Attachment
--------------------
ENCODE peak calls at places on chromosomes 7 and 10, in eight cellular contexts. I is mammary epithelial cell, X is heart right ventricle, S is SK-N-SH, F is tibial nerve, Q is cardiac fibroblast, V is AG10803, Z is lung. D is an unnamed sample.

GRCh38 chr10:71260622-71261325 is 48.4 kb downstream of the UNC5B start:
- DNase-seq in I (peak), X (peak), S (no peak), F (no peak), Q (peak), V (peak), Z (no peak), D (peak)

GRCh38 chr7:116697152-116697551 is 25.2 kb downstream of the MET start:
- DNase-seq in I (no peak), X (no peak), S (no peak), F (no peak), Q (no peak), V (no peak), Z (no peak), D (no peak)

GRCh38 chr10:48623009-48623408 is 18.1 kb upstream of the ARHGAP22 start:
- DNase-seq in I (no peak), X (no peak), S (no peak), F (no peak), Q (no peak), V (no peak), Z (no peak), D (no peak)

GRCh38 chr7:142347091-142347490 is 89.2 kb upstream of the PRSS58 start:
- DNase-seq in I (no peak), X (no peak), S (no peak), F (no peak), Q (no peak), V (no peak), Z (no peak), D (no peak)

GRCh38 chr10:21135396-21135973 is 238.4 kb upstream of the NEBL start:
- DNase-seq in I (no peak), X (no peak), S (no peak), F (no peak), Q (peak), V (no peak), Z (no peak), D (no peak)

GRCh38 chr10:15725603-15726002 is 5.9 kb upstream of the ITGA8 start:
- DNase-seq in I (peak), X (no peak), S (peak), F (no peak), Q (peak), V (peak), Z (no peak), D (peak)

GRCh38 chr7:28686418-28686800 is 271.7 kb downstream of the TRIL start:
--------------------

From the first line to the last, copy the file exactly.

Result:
ENCODE peak calls at places on chromosomes 7 and 10, in eight cellular contexts. I is mammary epithelial cell, X is heart right ventricle, S is SK-N-SH, F is tibial nerve, Q is cardiac fibroblast, V is AG10803, Z is lung. D is an unnamed sample.

GRCh38 chr10:71260622-71261325 is 48.4 kb downstream of the UNC5B start:
- DNase-seq in I (peak), X (peak), S (no peak), F (no peak), Q (peak), V (peak), Z (no peak), D (peak)

GRCh38 chr7:116697152-116697551 is 25.2 kb downstream of the MET start:
- DNase-seq in I (no peak), X (no peak), S (no peak), F (no peak), Q (no peak), V (no peak), Z (no peak), D (no peak)

GRCh38 chr10:48623009-48623408 is 18.1 kb upstream of the ARHGAP22 start:
- DNase-seq in I (no peak), X (no peak), S (no peak), F (no peak), Q (no peak), V (no peak), Z (no peak), D (no peak)

GRCh38 chr7:142347091-142347490 is 89.2 kb upstream of the PRSS58 start:
- DNase-seq in I (no peak), X (no peak), S (no peak), F (no peak), Q (no peak), V (no peak), Z (no peak), D (no peak)

GRCh38 chr10:21135396-21135973 is 238.4 kb upstream of the NEBL start:
- DNase-seq in I (no peak), X (no peak), S (no peak), F (no peak), Q (peak), V (no peak), Z (no peak), D (no peak)

GRCh38 chr10:15725603-15726002 is 5.9 kb upstream of the ITGA8 start:
- DNase-seq in I (peak), X (no peak), S (peak), F (no peak), Q (peak), V (peak), Z (no peak), D (peak)

GRCh38 chr7:28686418-28686800 is 271.7 kb downstream of the TRIL start: